Wednesday 3 March 1915 – We Lost 197
Turkish forces are located in strength at Ghadir, west of Ahwaz, in the Persian Gulf. A heavy Turkish attack forces a British retirement but it is repulsed.
Brigadier General Gorges leads a sizeable force up the railway into the Bare district finding the Germans entrenched astride the main road near the town of Paro. The British attack but are met by sustained and well directed fire from concealed machine guns. Gorges’ troops, mostly from Sierra Leone, are unable to stand the strain, Temporary Lieutenant Colonel George Pope Newstead (Suffolk commanding Sierra Leone WAFF) in a supreme effort to sustain the fight, is mortally wounded. The British lose eight European officers and NCO’s and 140 African ranks. These are severe casualties given the number engaged and Gorges beats a retreat. Unknown to him, the Germans also have lost heavily and they too have to retreat. The British halt and dig in at Bare.
The King’s Royal Rifle Corps attack out of their trenches
Today’s losses include:
- A Rhodes scholar
- The grandson of a member of the clergy
- Two First Class Rugby players
- An England Rugby International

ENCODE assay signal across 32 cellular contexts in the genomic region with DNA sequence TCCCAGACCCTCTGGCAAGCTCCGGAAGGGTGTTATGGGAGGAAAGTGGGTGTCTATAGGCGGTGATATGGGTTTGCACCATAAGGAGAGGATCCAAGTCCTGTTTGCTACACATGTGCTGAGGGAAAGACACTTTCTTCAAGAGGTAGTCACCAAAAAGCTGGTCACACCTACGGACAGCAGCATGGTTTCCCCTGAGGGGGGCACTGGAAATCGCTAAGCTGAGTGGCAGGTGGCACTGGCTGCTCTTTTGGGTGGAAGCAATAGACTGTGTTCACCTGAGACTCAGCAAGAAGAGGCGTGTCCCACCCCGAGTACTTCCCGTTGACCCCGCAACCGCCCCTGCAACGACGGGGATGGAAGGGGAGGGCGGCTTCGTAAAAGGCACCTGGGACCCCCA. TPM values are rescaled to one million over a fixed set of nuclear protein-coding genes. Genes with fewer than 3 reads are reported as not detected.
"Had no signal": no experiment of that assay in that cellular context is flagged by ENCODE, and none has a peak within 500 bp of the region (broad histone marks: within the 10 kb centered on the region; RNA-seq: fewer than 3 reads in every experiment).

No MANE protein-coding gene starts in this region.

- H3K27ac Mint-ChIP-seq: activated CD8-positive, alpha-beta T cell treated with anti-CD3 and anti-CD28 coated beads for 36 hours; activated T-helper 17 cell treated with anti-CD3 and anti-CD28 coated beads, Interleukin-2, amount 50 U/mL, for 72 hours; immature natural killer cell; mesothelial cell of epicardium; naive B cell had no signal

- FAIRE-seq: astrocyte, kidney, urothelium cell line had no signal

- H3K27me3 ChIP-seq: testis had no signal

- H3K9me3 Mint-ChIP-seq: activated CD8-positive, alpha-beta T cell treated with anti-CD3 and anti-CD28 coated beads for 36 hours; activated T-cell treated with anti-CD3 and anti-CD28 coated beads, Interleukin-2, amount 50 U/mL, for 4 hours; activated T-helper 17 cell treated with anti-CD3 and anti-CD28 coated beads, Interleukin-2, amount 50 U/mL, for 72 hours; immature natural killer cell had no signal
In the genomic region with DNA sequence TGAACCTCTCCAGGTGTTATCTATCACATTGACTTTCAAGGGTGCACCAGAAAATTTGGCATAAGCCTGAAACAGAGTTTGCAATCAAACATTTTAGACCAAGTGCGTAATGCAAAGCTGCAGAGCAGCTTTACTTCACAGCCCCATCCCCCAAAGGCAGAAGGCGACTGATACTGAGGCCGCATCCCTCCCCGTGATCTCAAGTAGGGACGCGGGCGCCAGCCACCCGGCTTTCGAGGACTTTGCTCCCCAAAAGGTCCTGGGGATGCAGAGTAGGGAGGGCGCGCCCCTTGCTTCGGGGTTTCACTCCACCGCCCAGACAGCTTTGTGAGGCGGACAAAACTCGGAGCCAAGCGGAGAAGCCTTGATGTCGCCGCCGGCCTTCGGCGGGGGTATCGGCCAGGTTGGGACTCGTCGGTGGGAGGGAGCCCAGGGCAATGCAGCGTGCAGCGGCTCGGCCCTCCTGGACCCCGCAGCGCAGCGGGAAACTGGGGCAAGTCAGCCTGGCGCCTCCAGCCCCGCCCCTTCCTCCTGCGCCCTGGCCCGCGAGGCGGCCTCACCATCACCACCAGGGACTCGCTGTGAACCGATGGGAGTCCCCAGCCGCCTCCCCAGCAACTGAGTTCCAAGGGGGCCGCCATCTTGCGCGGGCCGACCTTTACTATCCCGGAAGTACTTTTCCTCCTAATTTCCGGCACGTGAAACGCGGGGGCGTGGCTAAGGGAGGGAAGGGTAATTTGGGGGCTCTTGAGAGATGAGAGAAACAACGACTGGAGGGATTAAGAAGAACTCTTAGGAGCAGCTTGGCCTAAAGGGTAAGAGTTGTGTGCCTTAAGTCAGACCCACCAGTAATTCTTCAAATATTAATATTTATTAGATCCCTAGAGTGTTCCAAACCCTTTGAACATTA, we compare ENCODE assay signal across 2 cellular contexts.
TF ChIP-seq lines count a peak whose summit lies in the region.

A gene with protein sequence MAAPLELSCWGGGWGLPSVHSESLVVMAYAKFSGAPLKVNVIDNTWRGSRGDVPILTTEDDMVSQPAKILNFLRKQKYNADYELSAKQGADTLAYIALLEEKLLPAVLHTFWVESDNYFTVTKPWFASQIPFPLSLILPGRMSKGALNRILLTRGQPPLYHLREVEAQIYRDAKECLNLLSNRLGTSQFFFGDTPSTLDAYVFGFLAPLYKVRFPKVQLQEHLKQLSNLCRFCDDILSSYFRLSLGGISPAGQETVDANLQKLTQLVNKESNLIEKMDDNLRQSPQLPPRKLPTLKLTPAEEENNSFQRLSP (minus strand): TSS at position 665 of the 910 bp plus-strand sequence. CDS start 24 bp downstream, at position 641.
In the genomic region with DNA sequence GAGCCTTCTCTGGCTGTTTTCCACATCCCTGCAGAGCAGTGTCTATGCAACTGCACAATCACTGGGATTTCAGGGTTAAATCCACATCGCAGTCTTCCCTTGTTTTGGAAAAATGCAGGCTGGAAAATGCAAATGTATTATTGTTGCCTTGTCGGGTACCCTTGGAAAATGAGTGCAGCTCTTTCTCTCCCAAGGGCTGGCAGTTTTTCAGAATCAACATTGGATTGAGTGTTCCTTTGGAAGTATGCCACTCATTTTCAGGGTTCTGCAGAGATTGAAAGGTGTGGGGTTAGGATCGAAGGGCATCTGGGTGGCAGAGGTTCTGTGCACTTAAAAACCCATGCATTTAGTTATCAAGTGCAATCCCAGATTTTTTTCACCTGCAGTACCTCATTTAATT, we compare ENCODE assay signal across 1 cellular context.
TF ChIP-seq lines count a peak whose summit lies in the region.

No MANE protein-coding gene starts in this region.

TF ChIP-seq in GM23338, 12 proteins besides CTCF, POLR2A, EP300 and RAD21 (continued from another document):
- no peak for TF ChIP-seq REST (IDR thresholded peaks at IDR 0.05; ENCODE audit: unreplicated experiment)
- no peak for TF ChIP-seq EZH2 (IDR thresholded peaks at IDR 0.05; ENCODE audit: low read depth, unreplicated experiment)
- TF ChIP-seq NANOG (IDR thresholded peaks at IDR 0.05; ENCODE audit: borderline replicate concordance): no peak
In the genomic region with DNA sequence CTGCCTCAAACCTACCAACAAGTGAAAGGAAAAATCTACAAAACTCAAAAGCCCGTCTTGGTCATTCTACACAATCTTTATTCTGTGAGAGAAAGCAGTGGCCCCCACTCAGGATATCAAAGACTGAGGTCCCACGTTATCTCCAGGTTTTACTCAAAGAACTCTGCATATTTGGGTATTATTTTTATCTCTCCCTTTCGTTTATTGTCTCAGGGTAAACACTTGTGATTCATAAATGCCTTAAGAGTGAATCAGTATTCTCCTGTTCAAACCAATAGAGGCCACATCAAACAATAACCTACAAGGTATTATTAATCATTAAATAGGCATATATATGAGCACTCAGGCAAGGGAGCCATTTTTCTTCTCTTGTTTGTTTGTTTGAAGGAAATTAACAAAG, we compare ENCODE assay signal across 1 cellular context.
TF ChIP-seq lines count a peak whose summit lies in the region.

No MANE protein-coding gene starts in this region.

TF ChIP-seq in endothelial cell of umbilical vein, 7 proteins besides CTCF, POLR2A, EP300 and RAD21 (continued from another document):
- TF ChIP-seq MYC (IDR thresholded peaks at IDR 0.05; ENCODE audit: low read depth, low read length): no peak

- A Harrow School Master
- A family that will lose three more sons in the Great War
- The son of a General
- The father of a Brigadier who will die on service in 1945
Today’s highlighted casualties are
Captain Ronald Owen Lagden (King’s Royal Rifle Corps) is killed at age 25. He is the son of ‘Sir’ Godfrey Yeatman Lagden KCMG, the grandson of the 1st Bishop of Pretoria and he played first class rugby from 1909-12. He was capped once for England, in the final match of their 1911 Five Nations Championship campaign, a Calcutta Cup match against Scotland at Twickenham. Lagden, a number eight, kicked two conversions in the 13 to 8 win. Captain Lagden was one of 300 soldiers that venture over the trench walls in an attack on the Germans when he is killed. He is a Rhodes Scholar and the Harrow School Master from 1912-14.
- Captain Robert Francis Loder-Symonds (Cheshire Regiment) is accidentally killed. His is one of four brothers killed in the service of their country during the Great War. His son will die on service in 1945 as a Brigadier at age 32.
- Captain James Gerald Willoughby (Light Cavalry, Indian Army) is killed in Mesopotamia at age 31. He is the only son of the late Major General James formerly Honorary Colonel of his son’s Regiment.